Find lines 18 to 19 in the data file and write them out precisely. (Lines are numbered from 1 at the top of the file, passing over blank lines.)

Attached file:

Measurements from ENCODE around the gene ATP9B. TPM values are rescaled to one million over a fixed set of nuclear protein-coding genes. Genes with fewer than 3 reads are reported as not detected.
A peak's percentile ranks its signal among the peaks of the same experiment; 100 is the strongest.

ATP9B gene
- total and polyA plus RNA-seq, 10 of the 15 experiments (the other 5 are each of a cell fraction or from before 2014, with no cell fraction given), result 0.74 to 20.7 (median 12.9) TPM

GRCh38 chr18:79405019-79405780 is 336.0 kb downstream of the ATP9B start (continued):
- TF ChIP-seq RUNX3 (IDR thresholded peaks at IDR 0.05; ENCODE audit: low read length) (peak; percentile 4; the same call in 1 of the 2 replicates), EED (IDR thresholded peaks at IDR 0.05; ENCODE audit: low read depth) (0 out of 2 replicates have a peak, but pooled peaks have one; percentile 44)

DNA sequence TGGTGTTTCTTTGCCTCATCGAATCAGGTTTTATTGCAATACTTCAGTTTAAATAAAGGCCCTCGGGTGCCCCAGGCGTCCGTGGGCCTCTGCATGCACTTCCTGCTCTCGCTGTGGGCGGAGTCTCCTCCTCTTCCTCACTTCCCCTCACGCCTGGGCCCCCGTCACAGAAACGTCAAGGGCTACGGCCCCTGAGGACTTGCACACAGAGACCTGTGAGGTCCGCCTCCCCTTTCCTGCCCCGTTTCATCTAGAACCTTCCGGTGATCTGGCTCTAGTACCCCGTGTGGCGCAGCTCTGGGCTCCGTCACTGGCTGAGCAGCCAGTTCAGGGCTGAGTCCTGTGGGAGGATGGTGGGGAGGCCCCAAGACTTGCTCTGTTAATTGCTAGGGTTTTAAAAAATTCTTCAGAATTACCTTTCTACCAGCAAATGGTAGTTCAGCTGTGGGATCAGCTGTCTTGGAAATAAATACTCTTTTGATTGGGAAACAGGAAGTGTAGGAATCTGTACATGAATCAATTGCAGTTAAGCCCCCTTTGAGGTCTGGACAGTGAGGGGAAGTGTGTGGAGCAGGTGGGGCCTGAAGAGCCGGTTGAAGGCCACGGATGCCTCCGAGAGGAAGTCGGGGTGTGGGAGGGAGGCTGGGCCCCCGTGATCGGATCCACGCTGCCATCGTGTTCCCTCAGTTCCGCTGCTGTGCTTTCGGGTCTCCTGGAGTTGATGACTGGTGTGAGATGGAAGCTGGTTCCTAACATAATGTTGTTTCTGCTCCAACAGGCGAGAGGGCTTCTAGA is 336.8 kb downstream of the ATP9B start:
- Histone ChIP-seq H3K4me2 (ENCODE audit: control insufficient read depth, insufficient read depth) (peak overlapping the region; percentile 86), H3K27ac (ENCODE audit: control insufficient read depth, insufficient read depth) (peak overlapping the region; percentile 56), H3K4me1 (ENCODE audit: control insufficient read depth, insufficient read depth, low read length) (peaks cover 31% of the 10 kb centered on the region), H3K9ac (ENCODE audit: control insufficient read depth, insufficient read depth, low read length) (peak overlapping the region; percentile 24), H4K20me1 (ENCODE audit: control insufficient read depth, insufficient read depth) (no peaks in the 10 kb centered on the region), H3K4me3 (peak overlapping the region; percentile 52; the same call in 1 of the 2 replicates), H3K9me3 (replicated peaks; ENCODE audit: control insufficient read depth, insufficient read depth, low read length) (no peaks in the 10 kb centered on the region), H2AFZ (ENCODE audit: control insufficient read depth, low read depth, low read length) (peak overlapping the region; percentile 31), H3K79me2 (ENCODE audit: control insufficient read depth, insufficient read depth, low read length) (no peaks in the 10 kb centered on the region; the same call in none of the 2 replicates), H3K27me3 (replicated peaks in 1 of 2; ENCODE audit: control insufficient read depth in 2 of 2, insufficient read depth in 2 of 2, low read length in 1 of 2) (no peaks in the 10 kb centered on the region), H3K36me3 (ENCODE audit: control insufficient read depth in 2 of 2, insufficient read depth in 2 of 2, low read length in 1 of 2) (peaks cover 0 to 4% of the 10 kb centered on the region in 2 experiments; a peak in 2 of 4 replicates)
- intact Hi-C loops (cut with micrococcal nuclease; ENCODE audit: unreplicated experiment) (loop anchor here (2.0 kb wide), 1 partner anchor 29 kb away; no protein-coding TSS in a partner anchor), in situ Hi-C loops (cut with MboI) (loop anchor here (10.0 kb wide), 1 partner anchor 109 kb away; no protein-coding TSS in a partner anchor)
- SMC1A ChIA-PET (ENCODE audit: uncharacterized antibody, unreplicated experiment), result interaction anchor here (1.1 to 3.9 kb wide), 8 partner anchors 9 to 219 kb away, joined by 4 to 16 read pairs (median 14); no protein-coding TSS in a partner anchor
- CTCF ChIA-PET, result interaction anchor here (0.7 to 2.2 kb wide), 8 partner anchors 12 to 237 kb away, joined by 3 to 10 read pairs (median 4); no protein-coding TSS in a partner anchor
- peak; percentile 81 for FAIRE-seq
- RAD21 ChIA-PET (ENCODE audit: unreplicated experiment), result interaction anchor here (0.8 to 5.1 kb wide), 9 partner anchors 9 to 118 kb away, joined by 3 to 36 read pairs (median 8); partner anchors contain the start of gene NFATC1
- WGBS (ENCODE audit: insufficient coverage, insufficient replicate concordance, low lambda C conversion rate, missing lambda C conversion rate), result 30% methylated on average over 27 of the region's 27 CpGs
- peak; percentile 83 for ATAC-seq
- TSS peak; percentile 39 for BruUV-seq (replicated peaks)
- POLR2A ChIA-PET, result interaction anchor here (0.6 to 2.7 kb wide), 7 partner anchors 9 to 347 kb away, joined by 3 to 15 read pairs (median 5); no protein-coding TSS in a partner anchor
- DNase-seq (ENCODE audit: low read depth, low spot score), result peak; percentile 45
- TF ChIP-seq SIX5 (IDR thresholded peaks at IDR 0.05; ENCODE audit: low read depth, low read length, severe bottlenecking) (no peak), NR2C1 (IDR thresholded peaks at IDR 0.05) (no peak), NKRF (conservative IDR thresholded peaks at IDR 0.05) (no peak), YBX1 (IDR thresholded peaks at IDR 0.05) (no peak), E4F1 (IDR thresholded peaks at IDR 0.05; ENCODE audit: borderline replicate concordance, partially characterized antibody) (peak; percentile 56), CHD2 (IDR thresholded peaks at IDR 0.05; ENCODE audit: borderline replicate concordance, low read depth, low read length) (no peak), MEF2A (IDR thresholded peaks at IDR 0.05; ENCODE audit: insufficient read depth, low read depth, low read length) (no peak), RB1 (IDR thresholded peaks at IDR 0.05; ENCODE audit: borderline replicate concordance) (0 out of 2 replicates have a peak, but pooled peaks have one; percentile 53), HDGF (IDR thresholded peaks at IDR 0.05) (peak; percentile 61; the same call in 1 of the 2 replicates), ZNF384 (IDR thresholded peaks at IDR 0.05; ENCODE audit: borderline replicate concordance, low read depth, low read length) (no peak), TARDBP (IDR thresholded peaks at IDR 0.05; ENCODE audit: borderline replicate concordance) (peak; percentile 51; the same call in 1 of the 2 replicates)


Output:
- DNase-seq (ENCODE audit: low read depth, low spot score), result peak; percentile 45
- TF ChIP-seq SIX5 (IDR thresholded peaks at IDR 0.05; ENCODE audit: low read depth, low read length, severe bottlenecking) (no peak), NR2C1 (IDR thresholded peaks at IDR 0.05) (no peak), NKRF (conservative IDR thresholded peaks at IDR 0.05) (no peak), YBX1 (IDR thresholded peaks at IDR 0.05) (no peak), E4F1 (IDR thresholded peaks at IDR 0.05; ENCODE audit: borderline replicate concordance, partially characterized antibody) (peak; percentile 56), CHD2 (IDR thresholded peaks at IDR 0.05; ENCODE audit: borderline replicate concordance, low read depth, low read length) (no peak), MEF2A (IDR thresholded peaks at IDR 0.05; ENCODE audit: insufficient read depth, low read depth, low read length) (no peak), RB1 (IDR thresholded peaks at IDR 0.05; ENCODE audit: borderline replicate concordance) (0 out of 2 replicates have a peak, but pooled peaks have one; percentile 53), HDGF (IDR thresholded peaks at IDR 0.05) (peak; percentile 61; the same call in 1 of the 2 replicates), ZNF384 (IDR thresholded peaks at IDR 0.05; ENCODE audit: borderline replicate concordance, low read depth, low read length) (no peak), TARDBP (IDR thresholded peaks at IDR 0.05; ENCODE audit: borderline replicate concordance) (peak; percentile 51; the same call in 1 of the 2 replicates)